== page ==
Regular eye exams at Papale Eye Center in Springfield, MA, are important in maintaining eye health. Early intervention is crucial in preventing vision loss from a disease such as glaucoma, which may not cause symptoms until significant and irreversible damage has taken place. Early detection of eye problems gives a patient a choice of treatment options and reduces the risk of permanent damage. During a comprehensive eye exam, eye diseases or other abnormalities that are not yet causing symptoms can be detected.
Benefits of Eye Exams:
During a comprehensive eye examination, simple refractive errors are detected, and serious eye problems or diseases, including the following, are diagnosed:
- Amblyopia (lazy eye)
- Eye-tracking difficulty
- Diabetic retinopathy
The Comprehensive Eye Examination Procedure
A comprehensive eye examination differs from a vision screening. The latter only tests visual acuity, and is commonly performed by a school nurse, optician, pediatrician or other healthcare provider.
To evaluate the eyes thoroughly and detect any problems, the following tests are performed:
- Visual acuity
- Visual field
- Retinal examination under pupil dilation
- Tonometry (tests intraocular pressure (IOP))
- Keratometry (measures the curvature of the cornea)
- Tonometry checks for the presence of glaucoma, and keratometry for astigmatism. All of the above tests are safe for all patients.
Based on the diagnostic findings of the examination, eyeglasses or contact lenses, medication for infection or inflammation, vision therapy, and vitamins or other supplements may be recommended. In some cases, eye surgery may be necessary.
Common Refractive Errors
The most common eye conditions diagnosed during a comprehensive eye examination involve refractive errors that cause blurry vision. Here are the most common diagnoses:
Myopia (nearsightedness or shortsightedness)
It is a condition of the eyes in which nearby objects are clear, and distant objects are blurry. Almost a third of people in the United States have some degree of nearsightedness.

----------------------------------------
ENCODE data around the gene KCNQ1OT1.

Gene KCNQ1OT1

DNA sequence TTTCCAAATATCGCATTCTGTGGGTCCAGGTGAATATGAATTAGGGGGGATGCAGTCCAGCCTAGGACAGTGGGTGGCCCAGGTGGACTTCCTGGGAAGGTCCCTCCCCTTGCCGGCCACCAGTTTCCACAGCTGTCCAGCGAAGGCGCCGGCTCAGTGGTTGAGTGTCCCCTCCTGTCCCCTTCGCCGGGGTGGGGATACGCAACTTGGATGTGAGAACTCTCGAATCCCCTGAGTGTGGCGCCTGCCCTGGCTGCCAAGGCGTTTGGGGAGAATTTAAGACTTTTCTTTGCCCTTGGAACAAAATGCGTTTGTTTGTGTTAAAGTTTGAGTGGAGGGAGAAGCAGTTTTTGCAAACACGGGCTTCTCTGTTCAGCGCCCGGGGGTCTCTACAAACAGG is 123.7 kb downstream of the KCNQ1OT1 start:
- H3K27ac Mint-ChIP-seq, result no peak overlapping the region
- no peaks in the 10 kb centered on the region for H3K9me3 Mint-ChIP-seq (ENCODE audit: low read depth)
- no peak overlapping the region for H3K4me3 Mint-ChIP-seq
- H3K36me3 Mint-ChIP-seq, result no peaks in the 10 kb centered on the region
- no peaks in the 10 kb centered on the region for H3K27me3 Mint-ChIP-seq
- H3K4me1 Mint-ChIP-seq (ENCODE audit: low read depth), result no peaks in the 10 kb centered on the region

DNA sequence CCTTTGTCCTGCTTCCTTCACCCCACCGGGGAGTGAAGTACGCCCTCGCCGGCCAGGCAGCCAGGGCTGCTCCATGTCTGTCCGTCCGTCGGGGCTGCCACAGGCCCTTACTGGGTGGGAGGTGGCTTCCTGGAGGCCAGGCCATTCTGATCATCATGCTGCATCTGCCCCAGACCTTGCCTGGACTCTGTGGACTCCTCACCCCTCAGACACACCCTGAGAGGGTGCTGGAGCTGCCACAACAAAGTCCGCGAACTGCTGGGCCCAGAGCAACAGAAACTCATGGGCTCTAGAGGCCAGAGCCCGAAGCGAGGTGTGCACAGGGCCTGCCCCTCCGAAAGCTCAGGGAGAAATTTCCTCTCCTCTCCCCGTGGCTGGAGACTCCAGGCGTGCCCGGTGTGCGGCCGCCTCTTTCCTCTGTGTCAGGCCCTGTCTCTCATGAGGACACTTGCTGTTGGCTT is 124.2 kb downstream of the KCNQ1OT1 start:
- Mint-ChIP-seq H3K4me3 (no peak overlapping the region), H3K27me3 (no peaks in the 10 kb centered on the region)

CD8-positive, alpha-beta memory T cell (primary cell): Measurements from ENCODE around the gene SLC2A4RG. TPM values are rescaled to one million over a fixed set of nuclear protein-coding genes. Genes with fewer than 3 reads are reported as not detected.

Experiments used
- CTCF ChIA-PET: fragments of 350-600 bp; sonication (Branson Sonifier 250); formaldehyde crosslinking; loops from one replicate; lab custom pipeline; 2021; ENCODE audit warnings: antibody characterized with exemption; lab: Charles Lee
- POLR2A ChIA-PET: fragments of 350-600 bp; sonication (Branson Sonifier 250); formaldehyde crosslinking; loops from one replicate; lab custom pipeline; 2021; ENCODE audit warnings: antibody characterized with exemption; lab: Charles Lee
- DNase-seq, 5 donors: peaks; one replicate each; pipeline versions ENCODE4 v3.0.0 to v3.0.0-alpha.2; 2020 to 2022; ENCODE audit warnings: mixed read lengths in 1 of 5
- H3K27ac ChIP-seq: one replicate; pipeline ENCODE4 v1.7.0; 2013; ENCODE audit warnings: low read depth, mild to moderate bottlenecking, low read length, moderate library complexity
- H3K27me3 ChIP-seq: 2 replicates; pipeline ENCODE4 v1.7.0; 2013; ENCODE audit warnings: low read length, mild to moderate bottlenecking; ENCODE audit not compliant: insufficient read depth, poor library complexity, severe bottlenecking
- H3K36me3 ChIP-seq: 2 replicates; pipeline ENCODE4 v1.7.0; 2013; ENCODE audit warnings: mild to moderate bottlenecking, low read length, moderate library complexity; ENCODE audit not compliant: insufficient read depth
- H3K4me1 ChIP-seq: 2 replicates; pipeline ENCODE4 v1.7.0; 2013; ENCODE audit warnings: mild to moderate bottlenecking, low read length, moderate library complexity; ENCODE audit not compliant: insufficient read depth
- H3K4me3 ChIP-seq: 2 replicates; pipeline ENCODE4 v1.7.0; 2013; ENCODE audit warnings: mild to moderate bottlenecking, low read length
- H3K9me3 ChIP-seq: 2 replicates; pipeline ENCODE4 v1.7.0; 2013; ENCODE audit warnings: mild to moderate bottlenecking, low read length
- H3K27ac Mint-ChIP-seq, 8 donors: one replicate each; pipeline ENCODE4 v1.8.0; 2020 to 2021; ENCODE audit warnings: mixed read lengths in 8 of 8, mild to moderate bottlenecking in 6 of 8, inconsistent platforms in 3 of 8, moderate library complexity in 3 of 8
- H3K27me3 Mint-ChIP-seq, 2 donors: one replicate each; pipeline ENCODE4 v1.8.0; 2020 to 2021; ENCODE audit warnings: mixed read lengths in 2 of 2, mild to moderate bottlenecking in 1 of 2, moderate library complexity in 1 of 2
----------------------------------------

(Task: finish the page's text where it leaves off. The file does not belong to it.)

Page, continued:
Astigmatism occurs when the curvature of the eye is irregular. There are two astigmatisms: corneal, in which the shape of the cornea (the clear covering of the eye) is irregular, and lenticular, in which the lens is imperfectly formed. Corneal astigmatism is more common. Astigmatism can result in blurred vision at any distance.
It is a condition of the eyes in which the focus on distant objects is better than the focus on objects closer to the eye, making nearby objects appear blurry. The eye is designed to focus images directly on the surface of the retina; with hyperopia, light rays focus behind the surface of the retina, producing a blurry image.
This is a condition in which the eyes lose their ability to focus on close objects. It is considered a normal part of the aging process. Symptoms typically begin when patients are between 40 and 45 years old.
All of these vision conditions can be effectively treated with either eyeglasses or contact lenses. Corrective lenses may need to be used only during certain activities, such as reading, watching television or driving, or may be needed at all times.
Comprehensive eye examinations are essential in checking for vision problems, eye diseases, refractive errors and overall health. How frequently the eyes should be examined is based on the patient’s age and specific circumstances.